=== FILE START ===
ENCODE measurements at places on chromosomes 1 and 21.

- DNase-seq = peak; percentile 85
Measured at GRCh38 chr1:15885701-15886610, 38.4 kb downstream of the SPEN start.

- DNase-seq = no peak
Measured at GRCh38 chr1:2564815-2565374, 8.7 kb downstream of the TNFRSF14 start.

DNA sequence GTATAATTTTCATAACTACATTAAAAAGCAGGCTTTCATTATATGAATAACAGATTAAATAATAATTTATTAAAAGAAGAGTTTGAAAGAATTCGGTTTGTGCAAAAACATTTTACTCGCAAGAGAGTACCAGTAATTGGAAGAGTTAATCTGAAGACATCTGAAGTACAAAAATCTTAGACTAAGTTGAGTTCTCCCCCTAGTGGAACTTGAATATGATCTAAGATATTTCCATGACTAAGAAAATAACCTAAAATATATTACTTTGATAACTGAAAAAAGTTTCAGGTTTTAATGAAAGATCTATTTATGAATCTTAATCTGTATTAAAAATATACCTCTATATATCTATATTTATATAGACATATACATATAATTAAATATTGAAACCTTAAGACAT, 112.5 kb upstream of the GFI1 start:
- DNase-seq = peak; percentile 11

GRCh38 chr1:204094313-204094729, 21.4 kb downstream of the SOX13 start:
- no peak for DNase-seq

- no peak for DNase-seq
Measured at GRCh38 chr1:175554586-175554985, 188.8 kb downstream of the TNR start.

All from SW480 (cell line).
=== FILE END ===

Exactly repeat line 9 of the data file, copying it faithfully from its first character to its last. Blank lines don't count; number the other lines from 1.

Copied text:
- no peak for DNase-seq